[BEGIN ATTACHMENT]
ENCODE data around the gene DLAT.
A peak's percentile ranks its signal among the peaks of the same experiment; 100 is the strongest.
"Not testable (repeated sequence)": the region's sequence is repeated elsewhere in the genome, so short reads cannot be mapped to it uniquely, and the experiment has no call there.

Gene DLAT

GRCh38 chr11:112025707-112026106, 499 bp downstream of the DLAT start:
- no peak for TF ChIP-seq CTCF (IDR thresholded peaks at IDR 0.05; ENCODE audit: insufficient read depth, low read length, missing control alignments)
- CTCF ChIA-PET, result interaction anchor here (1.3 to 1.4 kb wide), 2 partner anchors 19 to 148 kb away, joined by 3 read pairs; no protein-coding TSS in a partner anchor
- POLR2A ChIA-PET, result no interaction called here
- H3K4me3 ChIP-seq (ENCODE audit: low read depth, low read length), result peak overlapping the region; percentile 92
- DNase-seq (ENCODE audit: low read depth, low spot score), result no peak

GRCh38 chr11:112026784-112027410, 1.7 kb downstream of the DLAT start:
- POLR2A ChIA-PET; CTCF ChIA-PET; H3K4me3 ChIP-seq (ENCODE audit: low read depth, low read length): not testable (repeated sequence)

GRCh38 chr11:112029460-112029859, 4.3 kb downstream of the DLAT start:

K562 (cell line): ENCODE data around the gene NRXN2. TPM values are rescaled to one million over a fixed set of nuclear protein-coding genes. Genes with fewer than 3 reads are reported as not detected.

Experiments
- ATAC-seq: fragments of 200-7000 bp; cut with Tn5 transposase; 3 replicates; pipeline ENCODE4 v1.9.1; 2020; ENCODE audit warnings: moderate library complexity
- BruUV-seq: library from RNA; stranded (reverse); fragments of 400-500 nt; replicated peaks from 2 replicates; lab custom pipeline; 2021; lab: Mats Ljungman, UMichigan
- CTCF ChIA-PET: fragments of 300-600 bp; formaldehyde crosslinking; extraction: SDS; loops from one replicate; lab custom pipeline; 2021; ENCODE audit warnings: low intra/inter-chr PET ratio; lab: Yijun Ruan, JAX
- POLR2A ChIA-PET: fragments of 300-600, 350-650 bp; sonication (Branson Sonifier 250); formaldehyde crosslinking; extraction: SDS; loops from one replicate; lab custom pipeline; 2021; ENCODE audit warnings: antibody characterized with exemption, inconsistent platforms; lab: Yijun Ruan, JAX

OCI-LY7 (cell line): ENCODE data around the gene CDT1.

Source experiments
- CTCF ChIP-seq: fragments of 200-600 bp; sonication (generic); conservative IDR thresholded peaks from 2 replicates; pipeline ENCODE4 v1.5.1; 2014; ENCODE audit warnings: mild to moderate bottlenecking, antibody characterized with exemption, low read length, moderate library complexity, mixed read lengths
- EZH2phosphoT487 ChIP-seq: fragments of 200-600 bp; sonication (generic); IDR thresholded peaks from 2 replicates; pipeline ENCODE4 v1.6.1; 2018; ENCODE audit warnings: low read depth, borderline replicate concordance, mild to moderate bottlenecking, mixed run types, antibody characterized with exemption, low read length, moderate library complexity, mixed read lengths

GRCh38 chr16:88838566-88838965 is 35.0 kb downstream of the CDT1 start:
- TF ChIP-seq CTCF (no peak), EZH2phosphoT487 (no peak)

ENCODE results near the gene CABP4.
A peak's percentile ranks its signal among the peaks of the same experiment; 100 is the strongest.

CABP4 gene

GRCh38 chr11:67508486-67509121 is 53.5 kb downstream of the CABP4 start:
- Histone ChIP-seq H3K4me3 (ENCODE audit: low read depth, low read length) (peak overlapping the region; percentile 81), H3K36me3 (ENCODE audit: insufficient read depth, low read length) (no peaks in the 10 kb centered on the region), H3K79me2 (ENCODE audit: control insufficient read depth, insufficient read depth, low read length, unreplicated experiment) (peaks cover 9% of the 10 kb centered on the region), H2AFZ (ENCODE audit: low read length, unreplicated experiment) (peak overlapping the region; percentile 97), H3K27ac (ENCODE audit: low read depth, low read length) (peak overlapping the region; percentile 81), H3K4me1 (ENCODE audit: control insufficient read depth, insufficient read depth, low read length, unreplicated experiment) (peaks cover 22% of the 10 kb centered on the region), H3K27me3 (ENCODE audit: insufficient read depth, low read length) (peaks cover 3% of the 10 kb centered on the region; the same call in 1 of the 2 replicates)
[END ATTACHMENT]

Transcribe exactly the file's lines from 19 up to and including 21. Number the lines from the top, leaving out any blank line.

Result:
- POLR2A ChIA-PET: fragments of 300-600, 350-650 bp; sonication (Branson Sonifier 250); formaldehyde crosslinking; extraction: SDS; loops from one replicate; lab custom pipeline; 2021; ENCODE audit warnings: antibody characterized with exemption, inconsistent platforms; lab: Yijun Ruan, JAX

OCI-LY7 (cell line): ENCODE data around the gene CDT1.

Source experiments